The Dream left Def Jam at the top of last year and recently formed his own record label, Contra-Paris, through Capitol Records. During an interview with Billboard, The Dream spoke on the evil in the music business and blames labels for only caring about their stock interests and, in doing so, treat their clients terribly. “When the Atlanta Braves were owned by Ted Turner, he was very passionate and did whatever it took to do something good–and eventually he made money,” said The Dream. “Labels used to be the same way. Now they’re corporations, and it’s only about their stock. For me, that’s where the evil started…artists are treated like slaves. We have terrible contracts, we have streaming services that pay one-tenth of a cent per play, we have no laws to protect us.”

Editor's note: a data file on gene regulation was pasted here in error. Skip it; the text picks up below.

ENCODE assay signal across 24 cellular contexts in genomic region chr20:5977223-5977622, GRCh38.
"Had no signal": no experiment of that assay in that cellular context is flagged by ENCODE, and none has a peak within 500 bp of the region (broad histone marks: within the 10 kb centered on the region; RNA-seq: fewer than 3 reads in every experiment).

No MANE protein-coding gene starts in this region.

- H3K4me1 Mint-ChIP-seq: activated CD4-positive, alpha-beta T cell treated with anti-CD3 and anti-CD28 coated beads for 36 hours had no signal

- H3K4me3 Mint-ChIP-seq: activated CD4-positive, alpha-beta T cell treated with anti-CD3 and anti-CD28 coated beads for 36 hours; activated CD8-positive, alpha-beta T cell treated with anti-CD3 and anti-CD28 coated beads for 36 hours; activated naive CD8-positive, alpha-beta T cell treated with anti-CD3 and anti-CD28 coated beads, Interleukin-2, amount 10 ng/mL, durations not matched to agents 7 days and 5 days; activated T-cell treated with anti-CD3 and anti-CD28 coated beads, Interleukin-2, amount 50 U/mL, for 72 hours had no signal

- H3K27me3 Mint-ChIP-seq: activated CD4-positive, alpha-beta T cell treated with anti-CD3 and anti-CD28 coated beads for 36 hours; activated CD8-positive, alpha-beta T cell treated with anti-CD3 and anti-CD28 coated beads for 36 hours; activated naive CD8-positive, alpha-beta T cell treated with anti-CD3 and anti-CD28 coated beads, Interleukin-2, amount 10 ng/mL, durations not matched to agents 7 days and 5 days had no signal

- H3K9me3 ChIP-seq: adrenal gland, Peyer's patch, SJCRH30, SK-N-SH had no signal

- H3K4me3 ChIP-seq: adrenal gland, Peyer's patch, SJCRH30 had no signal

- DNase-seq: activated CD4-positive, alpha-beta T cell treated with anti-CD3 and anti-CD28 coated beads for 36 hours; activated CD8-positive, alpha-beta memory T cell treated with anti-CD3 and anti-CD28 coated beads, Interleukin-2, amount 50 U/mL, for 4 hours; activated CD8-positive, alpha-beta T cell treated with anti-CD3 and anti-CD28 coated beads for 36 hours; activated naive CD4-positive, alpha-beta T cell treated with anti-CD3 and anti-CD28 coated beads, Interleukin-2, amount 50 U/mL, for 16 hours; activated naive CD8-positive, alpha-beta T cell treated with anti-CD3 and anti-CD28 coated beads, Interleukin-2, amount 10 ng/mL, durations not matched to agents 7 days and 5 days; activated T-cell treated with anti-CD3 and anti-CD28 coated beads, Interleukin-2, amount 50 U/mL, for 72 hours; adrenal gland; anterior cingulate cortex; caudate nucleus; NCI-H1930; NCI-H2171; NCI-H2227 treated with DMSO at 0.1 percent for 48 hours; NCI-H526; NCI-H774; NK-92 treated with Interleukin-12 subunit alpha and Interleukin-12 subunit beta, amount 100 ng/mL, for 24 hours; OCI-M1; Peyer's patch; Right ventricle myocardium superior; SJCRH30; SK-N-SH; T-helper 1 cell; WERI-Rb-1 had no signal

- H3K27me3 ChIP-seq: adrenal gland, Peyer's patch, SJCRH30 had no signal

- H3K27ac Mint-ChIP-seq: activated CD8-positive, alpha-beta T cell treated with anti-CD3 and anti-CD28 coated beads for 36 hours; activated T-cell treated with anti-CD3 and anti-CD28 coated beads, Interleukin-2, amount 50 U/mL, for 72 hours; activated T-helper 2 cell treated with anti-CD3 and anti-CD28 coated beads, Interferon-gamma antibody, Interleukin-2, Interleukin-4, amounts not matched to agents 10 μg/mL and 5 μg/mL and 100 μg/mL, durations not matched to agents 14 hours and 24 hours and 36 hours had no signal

The talented artist also had interesting takes on race in the music world. According to The Dream, white artists are at a supreme advantage when it comes to making money and having longevity in music. “If you got a hit and you’re white, there are no limits to what you can do,” says Terius Nash. “If you’re black and you have a hit today but can’t do it again tomorrow, then your ass is out of here. When the industry uses you up, tat’s it. You’re gone. It’s a constant battle for our culture. We can’t say no to radio, we can’t say no to Spotify, and we can’t have a concert because nobody will come. And the whole time, everybody is taking our culture to enhance the pop side of things. By the way, the pop side doesn’t mean you have to be white. Bruno Mars is pop. Nobody lists to Bruno Mars like he’s a black artists. Which I’m sure for him, he’s like, ‘Thank God.’ There are urban artists and then there are pop artists, and urban artists get things taken from theme. We create the swag, and everybody knows it.”
The Dream also spoke on Tidal, only carrying cash, his time with Def Jam and more. The full interview can be read here.